Toward the end of last year Suzanne Ewing, Jérémie Michael McGowan, Victoria Clare Bernie and myself edited together selected papers from an AHRA Conference held in Edinburgh a year before:
The conference and subsequent book dealt with the role that Fieldwork has played in the work of architects and landscape architects and the many forms of associated scholarship, from the site visit to the grand tour to the social survey. As the sites of design work and scholarship have become increasingly complex and mediated, the questions as to what and where the field is, how we collect data, how we ensure its reliability, and how it informs design work have renewed theoretical and practical significance.
Hosted at The University of Edinburgh and Edinburgh College of Art, the conference was developed in collaboration with colleagues at The Robert Gordon University, Aberdeen, and VARIE (Visual Art Research in Edinburgh). The conference call for papers outlined an ambition to examine the question of field/work in its historical, contemporary, disciplinary and inter-disciplinary terms. The conference addressed conventions of praxis/action in architecture and landscape architecture in particular, across media, scales, cultures: to articulate current discourses on the topic, and to identify critical dilemmas and opportunities for future practices of design and research.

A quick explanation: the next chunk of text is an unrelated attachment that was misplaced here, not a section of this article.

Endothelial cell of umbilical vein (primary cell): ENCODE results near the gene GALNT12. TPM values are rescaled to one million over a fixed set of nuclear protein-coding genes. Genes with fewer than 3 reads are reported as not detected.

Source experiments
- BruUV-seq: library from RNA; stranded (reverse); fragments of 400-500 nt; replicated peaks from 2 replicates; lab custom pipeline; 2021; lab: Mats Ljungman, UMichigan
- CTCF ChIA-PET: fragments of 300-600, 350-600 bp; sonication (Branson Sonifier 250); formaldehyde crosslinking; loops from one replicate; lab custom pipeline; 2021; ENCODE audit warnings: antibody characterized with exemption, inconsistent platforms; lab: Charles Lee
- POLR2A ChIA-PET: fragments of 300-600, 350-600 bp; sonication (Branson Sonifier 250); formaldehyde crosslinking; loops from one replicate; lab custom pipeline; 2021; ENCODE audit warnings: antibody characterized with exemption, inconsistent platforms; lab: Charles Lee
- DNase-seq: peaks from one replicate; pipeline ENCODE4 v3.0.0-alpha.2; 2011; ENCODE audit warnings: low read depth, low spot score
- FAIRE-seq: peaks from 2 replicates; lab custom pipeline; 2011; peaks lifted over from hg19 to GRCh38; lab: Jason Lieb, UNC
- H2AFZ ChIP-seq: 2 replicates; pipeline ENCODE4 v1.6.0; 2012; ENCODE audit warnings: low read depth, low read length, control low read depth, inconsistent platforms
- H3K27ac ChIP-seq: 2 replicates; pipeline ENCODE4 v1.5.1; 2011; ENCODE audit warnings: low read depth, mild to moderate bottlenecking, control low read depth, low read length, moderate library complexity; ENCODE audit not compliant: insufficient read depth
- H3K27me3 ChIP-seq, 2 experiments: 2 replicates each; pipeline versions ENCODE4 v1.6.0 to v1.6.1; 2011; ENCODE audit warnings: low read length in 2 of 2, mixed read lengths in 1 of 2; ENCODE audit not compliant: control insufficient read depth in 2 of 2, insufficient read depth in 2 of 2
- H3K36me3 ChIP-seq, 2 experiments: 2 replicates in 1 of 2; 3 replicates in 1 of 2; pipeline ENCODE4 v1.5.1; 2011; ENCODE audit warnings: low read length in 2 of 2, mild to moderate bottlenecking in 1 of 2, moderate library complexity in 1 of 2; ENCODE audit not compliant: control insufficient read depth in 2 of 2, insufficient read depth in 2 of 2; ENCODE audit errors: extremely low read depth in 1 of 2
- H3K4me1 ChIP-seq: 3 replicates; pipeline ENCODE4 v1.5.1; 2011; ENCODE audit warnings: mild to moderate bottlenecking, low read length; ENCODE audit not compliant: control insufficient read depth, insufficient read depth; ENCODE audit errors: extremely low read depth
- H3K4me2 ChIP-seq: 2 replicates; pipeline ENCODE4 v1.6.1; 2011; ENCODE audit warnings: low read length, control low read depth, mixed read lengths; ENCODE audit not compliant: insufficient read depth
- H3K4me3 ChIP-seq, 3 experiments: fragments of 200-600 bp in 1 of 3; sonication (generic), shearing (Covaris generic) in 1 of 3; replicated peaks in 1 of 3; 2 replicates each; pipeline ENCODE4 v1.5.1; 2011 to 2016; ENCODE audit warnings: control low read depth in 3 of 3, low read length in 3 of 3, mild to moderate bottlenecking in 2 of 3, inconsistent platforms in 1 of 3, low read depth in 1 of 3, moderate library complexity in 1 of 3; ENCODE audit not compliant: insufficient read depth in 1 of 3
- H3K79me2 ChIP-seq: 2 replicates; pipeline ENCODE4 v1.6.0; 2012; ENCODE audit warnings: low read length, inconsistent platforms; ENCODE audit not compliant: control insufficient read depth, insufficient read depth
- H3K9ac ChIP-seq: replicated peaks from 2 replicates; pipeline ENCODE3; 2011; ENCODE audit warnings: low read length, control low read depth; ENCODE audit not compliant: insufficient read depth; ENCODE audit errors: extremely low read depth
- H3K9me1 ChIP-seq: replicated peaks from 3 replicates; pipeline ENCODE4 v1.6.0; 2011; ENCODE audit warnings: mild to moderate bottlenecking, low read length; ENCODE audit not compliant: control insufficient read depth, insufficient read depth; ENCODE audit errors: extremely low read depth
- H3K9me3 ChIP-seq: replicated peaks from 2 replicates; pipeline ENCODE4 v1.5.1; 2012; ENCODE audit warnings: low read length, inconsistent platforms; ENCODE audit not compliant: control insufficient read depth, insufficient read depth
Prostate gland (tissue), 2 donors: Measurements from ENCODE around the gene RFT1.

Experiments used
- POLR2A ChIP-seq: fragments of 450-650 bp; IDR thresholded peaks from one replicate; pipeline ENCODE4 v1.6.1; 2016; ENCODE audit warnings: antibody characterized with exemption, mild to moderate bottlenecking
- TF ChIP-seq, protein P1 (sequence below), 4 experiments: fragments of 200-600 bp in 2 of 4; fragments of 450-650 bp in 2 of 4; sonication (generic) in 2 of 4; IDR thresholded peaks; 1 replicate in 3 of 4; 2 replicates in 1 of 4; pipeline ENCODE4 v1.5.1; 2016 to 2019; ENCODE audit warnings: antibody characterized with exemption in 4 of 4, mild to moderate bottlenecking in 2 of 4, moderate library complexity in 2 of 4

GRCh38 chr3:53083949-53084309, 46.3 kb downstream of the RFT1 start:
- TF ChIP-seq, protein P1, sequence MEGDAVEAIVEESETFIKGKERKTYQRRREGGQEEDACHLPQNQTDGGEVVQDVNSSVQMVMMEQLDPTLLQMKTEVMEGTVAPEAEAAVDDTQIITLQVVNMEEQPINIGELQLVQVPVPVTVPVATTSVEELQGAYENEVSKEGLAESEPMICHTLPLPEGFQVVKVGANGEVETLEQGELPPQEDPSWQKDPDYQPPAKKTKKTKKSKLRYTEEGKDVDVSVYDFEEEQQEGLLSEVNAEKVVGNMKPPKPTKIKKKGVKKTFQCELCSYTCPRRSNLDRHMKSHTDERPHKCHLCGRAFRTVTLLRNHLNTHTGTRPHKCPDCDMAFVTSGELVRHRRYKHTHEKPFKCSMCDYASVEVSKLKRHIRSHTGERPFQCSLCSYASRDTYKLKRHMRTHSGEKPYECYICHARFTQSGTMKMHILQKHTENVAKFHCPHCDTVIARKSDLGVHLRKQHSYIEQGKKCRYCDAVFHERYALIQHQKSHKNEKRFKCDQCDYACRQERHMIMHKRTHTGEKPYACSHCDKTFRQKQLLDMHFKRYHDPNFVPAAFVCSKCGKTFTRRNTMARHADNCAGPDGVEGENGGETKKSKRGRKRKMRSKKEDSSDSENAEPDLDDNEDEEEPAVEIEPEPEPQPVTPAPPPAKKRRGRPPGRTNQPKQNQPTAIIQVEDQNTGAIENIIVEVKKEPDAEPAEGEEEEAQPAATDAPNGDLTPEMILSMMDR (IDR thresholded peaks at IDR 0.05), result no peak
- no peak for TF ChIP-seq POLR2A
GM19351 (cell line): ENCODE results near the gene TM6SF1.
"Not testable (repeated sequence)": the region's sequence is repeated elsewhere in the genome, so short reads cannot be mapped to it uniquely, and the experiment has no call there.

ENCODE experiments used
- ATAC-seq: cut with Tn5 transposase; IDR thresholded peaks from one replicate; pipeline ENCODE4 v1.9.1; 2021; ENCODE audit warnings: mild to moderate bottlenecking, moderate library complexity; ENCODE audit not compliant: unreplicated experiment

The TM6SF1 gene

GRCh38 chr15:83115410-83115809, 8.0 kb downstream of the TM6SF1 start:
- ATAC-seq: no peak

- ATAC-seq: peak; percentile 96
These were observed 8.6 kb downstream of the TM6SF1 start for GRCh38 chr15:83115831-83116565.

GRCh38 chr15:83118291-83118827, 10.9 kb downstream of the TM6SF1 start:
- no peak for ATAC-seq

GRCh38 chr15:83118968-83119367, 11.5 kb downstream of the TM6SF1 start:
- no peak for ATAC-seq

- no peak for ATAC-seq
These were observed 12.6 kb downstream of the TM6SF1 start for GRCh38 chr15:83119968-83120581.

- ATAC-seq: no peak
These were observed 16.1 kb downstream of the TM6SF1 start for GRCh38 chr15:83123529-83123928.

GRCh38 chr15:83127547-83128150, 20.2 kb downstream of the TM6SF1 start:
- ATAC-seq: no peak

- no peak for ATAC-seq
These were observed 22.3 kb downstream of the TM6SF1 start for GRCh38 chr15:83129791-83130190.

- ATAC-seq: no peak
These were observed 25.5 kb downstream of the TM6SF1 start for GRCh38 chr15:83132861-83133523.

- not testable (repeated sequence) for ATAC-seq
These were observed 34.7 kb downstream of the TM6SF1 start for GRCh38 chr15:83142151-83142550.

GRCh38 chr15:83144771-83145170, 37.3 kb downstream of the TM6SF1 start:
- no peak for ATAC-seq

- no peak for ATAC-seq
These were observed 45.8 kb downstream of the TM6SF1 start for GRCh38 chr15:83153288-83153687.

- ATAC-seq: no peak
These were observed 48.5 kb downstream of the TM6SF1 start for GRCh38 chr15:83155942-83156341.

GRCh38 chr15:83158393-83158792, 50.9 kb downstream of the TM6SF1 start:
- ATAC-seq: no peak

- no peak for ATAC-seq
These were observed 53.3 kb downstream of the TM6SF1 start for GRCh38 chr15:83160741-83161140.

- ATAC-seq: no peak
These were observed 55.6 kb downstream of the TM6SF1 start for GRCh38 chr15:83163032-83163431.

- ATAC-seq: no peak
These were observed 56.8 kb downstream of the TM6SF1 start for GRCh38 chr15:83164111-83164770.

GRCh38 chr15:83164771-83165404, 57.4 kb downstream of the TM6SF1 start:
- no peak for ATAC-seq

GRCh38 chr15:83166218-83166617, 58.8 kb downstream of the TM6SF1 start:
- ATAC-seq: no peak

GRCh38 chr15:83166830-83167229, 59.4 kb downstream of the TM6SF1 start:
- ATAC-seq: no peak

Keynote speakers – Professor Andrea Kahn (New York), Professor Sarah Pink (Loughborough), Alan Dein (London), Can Altay (Istanbul) – were invited to draw attention to, and to enable articulation of, a range of theory-practice knowledges, discourses and hi(stories): architectural, visual, sensory, oral, spatial. 56 parallel paper sessions from the disciplines of architecture, landscape architecture, urban planning, art history, visual culture, sound design, geography, education and digital technology.
The edited book is available on Amazon of course:
The papers extend the focus of the conference and identify and critically discusses the key terms, techniques, methodologies and habits that comprise our understanding of fieldwork in architectural education, research and practice. The book compiled the papers into three sections: Field/Work Practice, Field/Work Site and Field/Work Techniques. I co-edited the Site section and provided an introduction that framed the papers. Having written it a year ago, whilst stuck on the small island of Gozo as volcano Eyjafjallajökull was disrupting european airspace I thought that it was worth revisiting the text:
Field/Work and Site
“Once the whole social world is relocated inside its metrological chains, an immense new landscape jumps into view. If knowledge of the social is limited to the termite galleries in which we have been travelling, what do we know about what is outside? Not much.” Latour, B. (2005:242).
In the last ten years contemporary communication mediums have fostered a rich awareness of many dimensions of local and global environments that were previously abstract. Social, political and economic factors that affect how designers interpret the concept of context and audience are being fed back through digital networks in real-time. This constant feed from people, devices and environments is contributing to a new interpretation of ‘field’, one that may be better understood as a ‘cloud’ with indeterminate temporal and spatial dimensions.